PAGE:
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// 29.9.2023 GA4 add to cart // 29.9.2023 GA4 add to cart

Zeiss Victory SF 10x32

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Zeiss Victory SF 10x32 Details

Zeiss Victory SF 10x32

Zeiss Victory SF 10x32 Specifications

ManufacturerZeiss
Binoculars seriesZeiss Victory SF
Made inGermany
In production sinceNo
Warranty10 years
SKU523225-0000-000
Type of prism Roof - Schmidt/Pechan
Variable magnification No
Magnification. 10x
Diopter adjustment -4.0 / +4.0
Lens size diameter. 32 mm
Exit pupil. 3.2 mm
Field of view - FOV... 130m/1000m
Field of view (angular).
Apperent FOV (angular). 69°
Eye relief distance. 19mm
Closest focusing distance. 1.95m
Twilight Factor 17.9
Light transmittance No
Relative Brightness No
Lens coatings Fully Multicoated
Length.150 mm
Width.112 mm
Height.0 mm
Weight.590g
MaterialMagnesium, Rubber
ColorBlack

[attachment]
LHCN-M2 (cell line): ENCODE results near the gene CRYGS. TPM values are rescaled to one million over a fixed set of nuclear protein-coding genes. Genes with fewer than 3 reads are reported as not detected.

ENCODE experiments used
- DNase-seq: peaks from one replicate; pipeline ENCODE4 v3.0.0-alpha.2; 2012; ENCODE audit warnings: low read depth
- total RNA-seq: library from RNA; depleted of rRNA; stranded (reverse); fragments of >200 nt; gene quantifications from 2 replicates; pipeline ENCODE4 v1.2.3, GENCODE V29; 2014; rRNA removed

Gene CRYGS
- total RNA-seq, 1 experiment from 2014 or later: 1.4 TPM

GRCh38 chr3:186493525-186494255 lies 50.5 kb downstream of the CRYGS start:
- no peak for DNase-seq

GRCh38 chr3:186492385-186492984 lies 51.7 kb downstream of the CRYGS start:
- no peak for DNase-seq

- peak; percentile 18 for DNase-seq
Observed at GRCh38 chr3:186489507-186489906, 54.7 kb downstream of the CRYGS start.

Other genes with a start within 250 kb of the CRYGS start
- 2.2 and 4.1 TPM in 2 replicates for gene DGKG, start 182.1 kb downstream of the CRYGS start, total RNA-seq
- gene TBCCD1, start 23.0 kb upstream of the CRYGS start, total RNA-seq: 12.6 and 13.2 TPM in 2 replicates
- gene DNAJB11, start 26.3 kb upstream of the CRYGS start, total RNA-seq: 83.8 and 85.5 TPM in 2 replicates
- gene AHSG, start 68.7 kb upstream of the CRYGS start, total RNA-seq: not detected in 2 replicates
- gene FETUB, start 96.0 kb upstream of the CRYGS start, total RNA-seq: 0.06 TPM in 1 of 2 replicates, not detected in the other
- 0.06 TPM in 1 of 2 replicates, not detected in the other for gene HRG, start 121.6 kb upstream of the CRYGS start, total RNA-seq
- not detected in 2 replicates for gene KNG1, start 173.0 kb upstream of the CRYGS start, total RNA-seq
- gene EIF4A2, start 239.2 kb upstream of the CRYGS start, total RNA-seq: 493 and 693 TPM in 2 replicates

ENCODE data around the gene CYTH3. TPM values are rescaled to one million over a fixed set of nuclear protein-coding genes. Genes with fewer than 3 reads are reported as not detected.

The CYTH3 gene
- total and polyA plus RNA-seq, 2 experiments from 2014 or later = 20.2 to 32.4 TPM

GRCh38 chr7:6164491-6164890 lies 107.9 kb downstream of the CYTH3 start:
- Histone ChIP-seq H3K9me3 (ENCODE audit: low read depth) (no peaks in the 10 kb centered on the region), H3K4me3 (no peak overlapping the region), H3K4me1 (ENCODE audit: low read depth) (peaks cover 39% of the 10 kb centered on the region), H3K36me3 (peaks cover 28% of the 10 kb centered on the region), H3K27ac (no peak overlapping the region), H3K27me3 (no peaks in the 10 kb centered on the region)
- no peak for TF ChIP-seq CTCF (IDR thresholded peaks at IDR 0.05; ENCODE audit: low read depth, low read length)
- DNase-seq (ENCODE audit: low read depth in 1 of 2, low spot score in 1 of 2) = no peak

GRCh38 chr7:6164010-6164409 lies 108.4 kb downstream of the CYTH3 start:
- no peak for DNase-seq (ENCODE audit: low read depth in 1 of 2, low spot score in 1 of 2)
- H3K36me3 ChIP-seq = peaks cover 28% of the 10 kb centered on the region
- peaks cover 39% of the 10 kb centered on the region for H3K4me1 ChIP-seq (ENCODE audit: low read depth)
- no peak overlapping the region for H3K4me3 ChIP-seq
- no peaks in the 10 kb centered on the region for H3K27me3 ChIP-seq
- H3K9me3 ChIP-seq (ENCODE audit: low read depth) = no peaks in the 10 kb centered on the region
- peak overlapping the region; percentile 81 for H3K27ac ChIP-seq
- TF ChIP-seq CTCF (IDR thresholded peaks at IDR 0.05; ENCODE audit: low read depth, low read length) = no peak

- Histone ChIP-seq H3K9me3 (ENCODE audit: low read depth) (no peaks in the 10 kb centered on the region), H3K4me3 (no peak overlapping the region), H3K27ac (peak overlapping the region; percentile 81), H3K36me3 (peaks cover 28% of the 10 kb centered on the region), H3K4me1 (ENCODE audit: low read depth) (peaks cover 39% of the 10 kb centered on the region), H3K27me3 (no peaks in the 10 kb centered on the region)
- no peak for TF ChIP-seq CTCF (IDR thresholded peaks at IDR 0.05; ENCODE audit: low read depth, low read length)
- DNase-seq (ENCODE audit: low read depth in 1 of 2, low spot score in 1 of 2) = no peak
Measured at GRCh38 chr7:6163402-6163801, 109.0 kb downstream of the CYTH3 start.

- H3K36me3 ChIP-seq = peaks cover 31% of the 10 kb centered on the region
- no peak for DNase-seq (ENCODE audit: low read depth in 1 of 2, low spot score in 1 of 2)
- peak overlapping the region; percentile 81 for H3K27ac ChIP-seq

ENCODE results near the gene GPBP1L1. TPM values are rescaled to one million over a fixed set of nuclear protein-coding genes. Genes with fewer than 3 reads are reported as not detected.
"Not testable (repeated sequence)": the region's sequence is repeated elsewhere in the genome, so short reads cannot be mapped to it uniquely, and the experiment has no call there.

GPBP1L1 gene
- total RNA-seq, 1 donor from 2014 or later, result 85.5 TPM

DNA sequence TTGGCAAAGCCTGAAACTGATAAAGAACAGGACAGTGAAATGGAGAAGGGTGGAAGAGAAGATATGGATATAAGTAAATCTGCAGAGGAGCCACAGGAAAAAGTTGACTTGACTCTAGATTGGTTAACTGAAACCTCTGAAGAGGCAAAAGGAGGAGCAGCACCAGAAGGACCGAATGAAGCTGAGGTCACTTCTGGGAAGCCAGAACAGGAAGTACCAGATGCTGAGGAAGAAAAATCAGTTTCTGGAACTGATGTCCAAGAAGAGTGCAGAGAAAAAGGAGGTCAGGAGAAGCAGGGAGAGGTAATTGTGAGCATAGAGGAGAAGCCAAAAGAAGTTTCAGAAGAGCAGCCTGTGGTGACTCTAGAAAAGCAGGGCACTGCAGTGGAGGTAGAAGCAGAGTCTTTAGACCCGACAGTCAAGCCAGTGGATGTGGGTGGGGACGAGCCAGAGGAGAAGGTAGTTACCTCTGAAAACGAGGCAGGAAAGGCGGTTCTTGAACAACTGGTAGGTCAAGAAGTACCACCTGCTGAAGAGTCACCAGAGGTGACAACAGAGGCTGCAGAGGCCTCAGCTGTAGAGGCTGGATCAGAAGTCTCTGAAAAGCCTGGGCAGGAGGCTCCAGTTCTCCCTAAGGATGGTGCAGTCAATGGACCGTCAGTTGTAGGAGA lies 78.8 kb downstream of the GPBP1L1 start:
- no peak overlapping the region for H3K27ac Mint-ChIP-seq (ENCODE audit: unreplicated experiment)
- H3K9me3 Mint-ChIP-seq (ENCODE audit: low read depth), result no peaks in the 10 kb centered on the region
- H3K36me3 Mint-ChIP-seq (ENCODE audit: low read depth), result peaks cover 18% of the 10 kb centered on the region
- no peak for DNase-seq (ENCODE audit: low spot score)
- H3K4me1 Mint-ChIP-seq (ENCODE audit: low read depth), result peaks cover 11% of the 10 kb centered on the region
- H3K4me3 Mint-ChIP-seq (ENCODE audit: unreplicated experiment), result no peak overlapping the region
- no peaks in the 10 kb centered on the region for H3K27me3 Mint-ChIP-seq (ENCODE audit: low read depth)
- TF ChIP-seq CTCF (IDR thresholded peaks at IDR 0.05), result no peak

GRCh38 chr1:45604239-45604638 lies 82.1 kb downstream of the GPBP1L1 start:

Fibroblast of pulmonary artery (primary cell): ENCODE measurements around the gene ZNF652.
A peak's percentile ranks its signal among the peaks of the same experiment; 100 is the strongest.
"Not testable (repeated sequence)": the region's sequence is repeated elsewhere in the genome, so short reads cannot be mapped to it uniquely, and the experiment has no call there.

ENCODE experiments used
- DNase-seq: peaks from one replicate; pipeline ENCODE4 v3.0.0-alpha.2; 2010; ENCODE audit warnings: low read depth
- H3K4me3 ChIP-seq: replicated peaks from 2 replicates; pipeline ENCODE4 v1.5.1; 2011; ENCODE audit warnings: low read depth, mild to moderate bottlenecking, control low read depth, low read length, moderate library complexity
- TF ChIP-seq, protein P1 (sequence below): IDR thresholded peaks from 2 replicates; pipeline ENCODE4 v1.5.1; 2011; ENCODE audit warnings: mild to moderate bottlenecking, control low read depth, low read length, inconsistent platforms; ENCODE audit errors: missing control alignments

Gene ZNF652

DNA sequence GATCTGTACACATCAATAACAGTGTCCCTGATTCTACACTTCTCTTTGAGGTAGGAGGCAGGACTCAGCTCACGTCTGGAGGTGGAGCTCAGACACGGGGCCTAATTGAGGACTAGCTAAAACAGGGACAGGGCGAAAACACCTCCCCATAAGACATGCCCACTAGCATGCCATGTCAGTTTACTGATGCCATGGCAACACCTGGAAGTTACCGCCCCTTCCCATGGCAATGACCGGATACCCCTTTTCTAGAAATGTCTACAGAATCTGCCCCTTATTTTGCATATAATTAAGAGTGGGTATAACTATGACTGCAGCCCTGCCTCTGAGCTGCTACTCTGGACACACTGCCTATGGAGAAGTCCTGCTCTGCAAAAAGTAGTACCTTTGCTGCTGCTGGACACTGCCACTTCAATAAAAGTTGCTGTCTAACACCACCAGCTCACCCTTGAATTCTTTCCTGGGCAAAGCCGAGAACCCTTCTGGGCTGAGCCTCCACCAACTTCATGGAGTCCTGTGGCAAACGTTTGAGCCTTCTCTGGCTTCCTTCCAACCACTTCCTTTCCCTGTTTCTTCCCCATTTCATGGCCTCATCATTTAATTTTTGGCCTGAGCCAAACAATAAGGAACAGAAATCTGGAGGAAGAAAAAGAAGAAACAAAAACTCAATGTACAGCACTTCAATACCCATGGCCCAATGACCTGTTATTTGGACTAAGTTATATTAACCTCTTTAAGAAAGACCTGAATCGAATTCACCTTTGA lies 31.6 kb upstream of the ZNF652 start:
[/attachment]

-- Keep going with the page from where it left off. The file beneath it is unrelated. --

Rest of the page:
Working temperature range- 30°C / +63 °C
Filled with Nitrogen
Focusing system Central
Diopter setting locationCentral
Minimal interpupillary distance.54 mm
Maximal interpupillary distance.76 mm
Type of BodyOpen bridge
Water proof Yes
Fogproof Yes
Tripod compliantYes
Built-in Compass No
Built in Range finderNo
Image stabilization (IS) No
Able to float No

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Reviews & Testimonials

Reviews for Zeiss Victory SF 10x32

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Birding Delight - Uncompromising Field of View and Very Light - Go Anywhere Alpha 10x32 By
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The release of this model in the Victory SF range was very highly anticipated, much like its forerunners in the larger objective 42mm size. This range of optics had already become synonymous with offering ground-breaking field of view compared with the current competition while retaining a competitively low physical weight. Although I own heavy binoculars, owning and actually using light-weight models day to day when out hiking for miles makes for a very different and less taxing user experience. So, when the day arrived that a compact version of SF was to be launched, I had super-high hopes that this could be the answer to finding optics that would offer the absolute best of both worlds in terms of weight and field of view at each respective magnification. Could this dream be realized or would it prove to be a lot of hot air and marketing hype?